There are many reasons that homeowners might choose to sell their home as-is. Most commonly, the sellers are in a tight financial situation and can’t afford to make expensive repairs before moving. Homeowners may also sell as-is if they need to move quickly or want a cash offer on the home. Sellers sometimes list properties for sale that they may have inherited but don’t want to deal with as well, especially since sales with multiple family members involved can become complicated.

Who Buys A Home That Is Selling As-Is?

Typically, you won’t find buyers looking for a regular, move-in-ready home purchasing a house being sold as-is. Though homes sold without repairs are often less expensive, the updates they lack, along with potential issues, can sometimes end up costing more than what the house is worth.

Sometimes, though, a house can be worth a lot more than its “as-is” price, which attracts house flippers looking to turn profits. Home buyers on a tight budget and some investors willing to pay cash may also be drawn to a home sold as-is if it shows potential and doesn’t seem to have any serious flaws.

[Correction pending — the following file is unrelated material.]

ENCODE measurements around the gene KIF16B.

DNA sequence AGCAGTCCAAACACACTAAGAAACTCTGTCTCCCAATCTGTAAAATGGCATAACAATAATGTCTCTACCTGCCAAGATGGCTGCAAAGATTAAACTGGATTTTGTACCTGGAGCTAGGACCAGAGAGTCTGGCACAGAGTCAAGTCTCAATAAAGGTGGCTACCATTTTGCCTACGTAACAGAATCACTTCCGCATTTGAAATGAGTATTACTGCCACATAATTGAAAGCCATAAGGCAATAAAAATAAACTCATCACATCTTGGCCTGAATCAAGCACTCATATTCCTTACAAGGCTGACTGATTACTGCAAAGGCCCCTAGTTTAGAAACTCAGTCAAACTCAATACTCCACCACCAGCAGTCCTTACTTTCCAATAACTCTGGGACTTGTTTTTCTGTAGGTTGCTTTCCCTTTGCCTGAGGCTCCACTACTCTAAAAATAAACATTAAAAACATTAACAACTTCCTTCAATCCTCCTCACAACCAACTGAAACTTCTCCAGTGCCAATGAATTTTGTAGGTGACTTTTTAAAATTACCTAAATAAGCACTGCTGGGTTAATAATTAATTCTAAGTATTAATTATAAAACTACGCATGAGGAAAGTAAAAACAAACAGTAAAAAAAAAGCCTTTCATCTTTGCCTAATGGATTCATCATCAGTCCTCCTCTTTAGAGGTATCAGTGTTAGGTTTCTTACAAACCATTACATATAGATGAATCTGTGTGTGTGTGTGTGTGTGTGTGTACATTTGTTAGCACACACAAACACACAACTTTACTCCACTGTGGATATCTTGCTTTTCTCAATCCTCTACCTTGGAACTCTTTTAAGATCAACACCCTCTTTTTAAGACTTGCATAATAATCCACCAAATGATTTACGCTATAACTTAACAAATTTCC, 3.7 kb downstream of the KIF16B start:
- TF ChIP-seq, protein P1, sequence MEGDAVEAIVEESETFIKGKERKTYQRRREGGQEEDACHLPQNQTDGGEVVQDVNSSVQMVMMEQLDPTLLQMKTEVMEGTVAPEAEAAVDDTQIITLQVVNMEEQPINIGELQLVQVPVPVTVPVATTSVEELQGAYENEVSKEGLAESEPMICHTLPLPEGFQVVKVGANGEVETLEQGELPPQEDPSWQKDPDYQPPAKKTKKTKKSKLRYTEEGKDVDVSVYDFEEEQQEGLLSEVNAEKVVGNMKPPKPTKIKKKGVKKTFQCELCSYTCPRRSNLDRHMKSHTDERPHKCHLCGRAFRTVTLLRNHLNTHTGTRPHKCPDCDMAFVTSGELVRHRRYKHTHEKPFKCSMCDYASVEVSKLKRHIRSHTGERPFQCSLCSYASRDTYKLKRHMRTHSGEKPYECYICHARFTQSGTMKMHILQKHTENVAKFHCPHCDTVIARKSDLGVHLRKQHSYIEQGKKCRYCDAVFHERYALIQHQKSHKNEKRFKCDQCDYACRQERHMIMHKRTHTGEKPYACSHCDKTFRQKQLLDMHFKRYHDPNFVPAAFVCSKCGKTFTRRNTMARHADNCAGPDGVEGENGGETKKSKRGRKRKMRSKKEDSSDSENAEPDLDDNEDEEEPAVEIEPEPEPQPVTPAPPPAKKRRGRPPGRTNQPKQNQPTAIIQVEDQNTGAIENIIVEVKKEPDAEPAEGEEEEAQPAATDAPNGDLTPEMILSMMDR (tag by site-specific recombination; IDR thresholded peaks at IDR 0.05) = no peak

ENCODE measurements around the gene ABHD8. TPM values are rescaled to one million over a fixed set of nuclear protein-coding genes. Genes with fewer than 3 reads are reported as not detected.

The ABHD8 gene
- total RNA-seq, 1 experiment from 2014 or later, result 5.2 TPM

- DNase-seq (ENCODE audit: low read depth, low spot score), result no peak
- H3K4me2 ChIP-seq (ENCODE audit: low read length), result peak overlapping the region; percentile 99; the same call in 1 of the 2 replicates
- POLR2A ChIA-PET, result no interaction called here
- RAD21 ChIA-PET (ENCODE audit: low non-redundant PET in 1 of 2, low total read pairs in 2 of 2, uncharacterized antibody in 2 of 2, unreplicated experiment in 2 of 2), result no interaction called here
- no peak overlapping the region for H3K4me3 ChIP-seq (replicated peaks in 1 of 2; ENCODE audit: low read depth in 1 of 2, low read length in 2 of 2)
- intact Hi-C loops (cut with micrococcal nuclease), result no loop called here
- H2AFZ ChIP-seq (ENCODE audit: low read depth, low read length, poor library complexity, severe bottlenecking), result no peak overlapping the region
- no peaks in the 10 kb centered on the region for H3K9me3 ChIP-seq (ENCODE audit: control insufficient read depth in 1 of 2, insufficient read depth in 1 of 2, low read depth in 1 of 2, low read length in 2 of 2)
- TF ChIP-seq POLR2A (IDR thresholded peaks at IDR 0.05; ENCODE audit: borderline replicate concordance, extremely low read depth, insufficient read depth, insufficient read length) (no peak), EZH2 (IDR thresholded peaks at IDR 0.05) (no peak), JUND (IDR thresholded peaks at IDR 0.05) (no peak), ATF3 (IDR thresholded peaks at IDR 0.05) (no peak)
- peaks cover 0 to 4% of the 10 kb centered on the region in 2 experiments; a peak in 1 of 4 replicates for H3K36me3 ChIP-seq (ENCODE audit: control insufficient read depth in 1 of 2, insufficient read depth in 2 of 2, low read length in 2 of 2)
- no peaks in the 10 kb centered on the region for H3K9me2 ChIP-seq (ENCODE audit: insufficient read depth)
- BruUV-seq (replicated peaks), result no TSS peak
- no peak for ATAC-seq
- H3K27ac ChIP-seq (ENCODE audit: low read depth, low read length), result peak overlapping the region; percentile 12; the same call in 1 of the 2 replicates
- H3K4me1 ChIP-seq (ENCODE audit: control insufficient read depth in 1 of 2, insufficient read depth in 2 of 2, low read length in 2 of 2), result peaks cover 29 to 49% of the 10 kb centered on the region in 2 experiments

Are There Advantages To Selling A House As-Is?

While selling a house as-is means you won’t get as much money for it as you potentially could, it does have advantages.

Since you won’t be making any renovations to the house before selling, you don’t have to spend money on repairs upfront that you might not get back when the house sells. The process of selling your home is typically faster and easier when selling as-is, too, since investors and flippers interested in the house may complete the transaction in cash, which removes the usual wait time on the mortgage approval process.

Are There Disadvantages To Selling A House As-Is?

While selling as-is can be a fast and convenient process if you need to move quickly or save money that you would have spent on repairs, there are downsides to this method.

Listing your home as-is can cause many buyers to assume there is something seriously wrong with it, even if it’s just outdated or needs a simple fix. By selling your home this way, you could drive away most potential buyers, besides bargain-hunters and flippers – which means the purchase price of your home will likely be very low.